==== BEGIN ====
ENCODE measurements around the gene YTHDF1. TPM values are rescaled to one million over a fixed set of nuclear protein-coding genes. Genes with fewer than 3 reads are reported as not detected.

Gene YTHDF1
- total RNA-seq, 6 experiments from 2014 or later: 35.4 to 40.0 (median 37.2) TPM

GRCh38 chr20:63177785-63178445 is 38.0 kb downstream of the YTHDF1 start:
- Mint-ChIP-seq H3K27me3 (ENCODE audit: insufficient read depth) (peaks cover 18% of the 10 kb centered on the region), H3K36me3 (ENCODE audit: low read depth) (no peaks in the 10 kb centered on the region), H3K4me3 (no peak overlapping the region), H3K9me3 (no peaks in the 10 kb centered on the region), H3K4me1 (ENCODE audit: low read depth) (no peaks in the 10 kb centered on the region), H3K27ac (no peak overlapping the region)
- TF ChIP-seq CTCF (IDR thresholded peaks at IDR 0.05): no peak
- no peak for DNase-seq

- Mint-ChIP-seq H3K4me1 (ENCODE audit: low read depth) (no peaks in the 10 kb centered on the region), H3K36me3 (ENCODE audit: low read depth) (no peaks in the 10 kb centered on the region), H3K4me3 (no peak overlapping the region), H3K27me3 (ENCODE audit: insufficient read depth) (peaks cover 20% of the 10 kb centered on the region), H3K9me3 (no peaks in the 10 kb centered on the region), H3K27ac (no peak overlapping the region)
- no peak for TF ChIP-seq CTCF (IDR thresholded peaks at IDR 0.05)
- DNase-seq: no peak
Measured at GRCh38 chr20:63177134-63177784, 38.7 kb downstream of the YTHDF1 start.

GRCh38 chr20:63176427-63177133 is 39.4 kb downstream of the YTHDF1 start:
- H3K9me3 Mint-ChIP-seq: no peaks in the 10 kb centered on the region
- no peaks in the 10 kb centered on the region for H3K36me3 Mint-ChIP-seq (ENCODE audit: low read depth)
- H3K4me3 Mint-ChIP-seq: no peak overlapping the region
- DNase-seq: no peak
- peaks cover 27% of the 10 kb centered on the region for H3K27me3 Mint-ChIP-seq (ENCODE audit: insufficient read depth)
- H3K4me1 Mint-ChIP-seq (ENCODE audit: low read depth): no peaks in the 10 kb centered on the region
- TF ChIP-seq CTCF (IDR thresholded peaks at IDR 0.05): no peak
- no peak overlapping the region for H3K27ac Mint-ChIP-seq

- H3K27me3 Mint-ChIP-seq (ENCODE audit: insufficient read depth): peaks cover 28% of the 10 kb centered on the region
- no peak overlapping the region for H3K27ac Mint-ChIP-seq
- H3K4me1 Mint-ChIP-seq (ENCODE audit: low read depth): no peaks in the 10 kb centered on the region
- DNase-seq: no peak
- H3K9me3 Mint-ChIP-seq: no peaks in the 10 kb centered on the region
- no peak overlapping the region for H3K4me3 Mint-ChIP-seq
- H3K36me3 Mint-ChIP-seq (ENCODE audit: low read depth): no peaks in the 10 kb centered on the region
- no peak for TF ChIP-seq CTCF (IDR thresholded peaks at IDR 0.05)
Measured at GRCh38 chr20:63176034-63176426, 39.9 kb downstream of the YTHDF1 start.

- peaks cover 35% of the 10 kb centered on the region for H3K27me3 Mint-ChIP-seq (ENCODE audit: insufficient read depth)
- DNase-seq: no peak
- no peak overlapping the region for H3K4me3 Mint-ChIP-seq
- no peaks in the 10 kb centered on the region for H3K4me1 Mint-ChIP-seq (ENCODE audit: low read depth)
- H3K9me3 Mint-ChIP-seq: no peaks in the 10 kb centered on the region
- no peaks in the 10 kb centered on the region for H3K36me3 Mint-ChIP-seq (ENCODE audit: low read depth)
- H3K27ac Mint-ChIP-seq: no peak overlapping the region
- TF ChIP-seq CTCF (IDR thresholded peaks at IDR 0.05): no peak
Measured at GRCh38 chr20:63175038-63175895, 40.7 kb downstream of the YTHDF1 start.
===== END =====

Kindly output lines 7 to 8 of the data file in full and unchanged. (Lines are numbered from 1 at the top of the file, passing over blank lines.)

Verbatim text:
- no peak for DNase-seq

- Mint-ChIP-seq H3K4me1 (ENCODE audit: low read depth) (no peaks in the 10 kb centered on the region), H3K36me3 (ENCODE audit: low read depth) (no peaks in the 10 kb centered on the region), H3K4me3 (no peak overlapping the region), H3K27me3 (ENCODE audit: insufficient read depth) (peaks cover 20% of the 10 kb centered on the region), H3K9me3 (no peaks in the 10 kb centered on the region), H3K27ac (no peak overlapping the region)